Yakama Reservation Watersheds Project staff completed a bank stabilization and floodplain restoration project in and adjacent to Ahtanum Creek. Anthropogenic and natural factors have led to the rapid erosion of three stream meanders, a discontinuity between the floodplain and the stream, and a domination of non-native invasive vegetation within the project site. Endangered Species Act listed species: Mid-Columbia River steelhead trout and bull trout, Chinook, and coho; utilize Ahtanum Creek for multiple life history stages. The project site is located on LaSalle High School property, which offers a unique educational outreach opportunity. This initiated a cooperative effort between Yakama Nation Fisheries, LaSalle High School, and North Yakima Conservation District to restore the site by creating fish and wildlife habitat, stabilizing the three eroding banks, creating two backwater channels and a swale, and re-planting the site with native plant species pursuant to project objectives.
Stabilize three rapidly eroding meander bends on Ahtanum Creek, reconnect Ahtanum Creek with its historic floodplain, create backwater rearing areas for listed fish species within the floodplain, and re-establish native riparian and floodplain vegetation at the site.
We installed bank stabilization features at each of the three eroding meander bends. The bank stabilization features consist of a large woody debris toe with a fabric encapsulated soil lift above. All woody materials installed were composed of red fir, which was harvested in 2011. We excavated scour pools beneath the bank stabilization features to a depth of approximately three feet below existing grade to provide refuge fish habitat beneath the root wad component of the woody debris toes. We planted approximately 100 coyote willow cuttings atop each of the root wad logs prior to replacing fill material.
We removed approximately 8,500 cubic yards of soil from the floodplain adjacent to Ahtanum Creek on the north bank to maximize water storage during elevated water events. We created two backwater channels in the new floodplain, and we excavated a swale from the upstream end of the property to convey overland flow to one of the backwater channels. We revegetatd the new floodplain and swale with an upland grass seed mix and the new floodplain was also planted with shrubs and upland/riparian trees. We then placed straw mulch over the disturbed soil to retain moisture, reduce erosion, and suppress weed growth. We installed biodegradable woven coir erosion control fabric along the banks of backwater channels and within the backwater channels (in areas vulnerable to erosion). We also revegetated the backwater channels with native wetland plant seed. We installed large wood along the backwater channel margins, on the new floodplain surface, and within the backwater channels to provide further erosion protection and fish and wildlife habitat. To improve access for student educational activities, two bridges were constructed by YRWP employees over the two backwater channels.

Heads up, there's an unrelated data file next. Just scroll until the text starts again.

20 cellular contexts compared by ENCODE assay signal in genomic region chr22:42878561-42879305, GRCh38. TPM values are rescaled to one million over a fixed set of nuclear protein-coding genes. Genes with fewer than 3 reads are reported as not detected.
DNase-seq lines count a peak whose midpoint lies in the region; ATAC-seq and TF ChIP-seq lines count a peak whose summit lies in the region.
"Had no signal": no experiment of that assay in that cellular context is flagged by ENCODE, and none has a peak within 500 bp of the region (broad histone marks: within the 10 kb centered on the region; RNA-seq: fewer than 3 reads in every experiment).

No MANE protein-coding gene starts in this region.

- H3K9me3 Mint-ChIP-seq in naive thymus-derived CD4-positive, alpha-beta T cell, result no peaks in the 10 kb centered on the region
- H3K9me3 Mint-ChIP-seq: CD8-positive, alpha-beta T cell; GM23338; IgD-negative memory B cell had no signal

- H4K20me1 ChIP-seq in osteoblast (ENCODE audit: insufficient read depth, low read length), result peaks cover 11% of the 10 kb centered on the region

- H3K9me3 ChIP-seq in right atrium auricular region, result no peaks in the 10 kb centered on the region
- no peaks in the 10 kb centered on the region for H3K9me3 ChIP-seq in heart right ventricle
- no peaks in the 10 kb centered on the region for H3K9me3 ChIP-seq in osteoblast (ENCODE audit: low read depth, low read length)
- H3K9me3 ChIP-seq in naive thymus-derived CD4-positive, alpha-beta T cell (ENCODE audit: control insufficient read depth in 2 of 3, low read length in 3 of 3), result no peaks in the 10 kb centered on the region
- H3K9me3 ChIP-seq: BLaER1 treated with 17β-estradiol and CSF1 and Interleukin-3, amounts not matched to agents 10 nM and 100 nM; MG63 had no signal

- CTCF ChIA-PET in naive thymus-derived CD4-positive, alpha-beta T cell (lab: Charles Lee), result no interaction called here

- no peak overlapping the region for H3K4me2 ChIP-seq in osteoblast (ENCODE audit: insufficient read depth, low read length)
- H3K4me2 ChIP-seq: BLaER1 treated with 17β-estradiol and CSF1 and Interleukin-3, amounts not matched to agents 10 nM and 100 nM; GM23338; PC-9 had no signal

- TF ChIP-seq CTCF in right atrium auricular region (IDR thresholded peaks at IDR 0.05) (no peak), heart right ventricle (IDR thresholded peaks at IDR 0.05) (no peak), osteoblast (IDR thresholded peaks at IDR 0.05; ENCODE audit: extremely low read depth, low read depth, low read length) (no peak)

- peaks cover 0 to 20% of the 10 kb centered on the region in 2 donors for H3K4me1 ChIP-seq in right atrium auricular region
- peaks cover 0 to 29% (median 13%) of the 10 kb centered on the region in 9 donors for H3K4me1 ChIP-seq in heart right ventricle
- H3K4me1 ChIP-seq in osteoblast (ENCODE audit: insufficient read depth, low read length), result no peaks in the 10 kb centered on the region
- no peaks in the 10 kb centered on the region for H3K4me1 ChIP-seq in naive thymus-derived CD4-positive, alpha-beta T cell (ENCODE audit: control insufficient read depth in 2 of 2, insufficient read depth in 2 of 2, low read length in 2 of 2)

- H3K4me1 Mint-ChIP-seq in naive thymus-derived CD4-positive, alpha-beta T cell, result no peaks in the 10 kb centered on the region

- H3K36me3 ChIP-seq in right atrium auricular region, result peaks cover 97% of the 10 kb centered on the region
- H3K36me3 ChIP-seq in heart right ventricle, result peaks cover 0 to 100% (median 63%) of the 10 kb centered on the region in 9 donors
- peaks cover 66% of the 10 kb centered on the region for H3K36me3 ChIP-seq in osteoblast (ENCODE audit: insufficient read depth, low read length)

Instream work areas were isolated and dewatered using bulk bag coffer dams and a dewatering pump. A Yakama Nation fisheries biologist was on sight during all in-stream work periods. Fish rescue efforts followed National Marine Fisheries Society prescribed protocols. We captured several Chinook smolts and one steelhead smolt using seining and where necessary (e.g., undercut banks, streambed composition) we used electroshocking techniques to rescue fish. With each technique, three passes were completed after the last salmonid was captured. Fin clip samples were removed from salmonid species for genetic analysis. Various other species were captured including chiselmouth, pike minnow, sculpin spp., sucker, dace, shiner, ammocoete, and crayfish.
The three eroding banks on Ahtanum Creek have been armored to prevent further erosion. Critical refugia fish habitat was created by the bank stabilization features. During construction, a groundwater lens was discovered within the constructed backwater channels, which will maintain optimal rearing temperatures within these habitats, and the constructed grade within the backwaters will prevent fish stranding during periods of low flow. The swale that was installed at the site will convey overland flow to the upstream backwater channel and will prevent flooding during larger flood events. By reconnecting the floodplain, the channel will have an enhanced interaction with the floodplain during elevated flows which will allow for a more stable hydrograph. The wood that was added to the floodplain habitat will aid in dispersing the hydraulic energy during elevated flows and increase infiltration rates. The extensive revegetation of native plant species and planned weed control will allow for a healthy riparian corridor to develop in subsequent years. This will cause temperatures to be more stable, provide cover for fish, and increase wood recruitment, while providing wildlife habitat. North Yakima Conservation District continues to plant native plant species at the site and periodically performs mechanical removal of invasive plant species such as reed canary grass.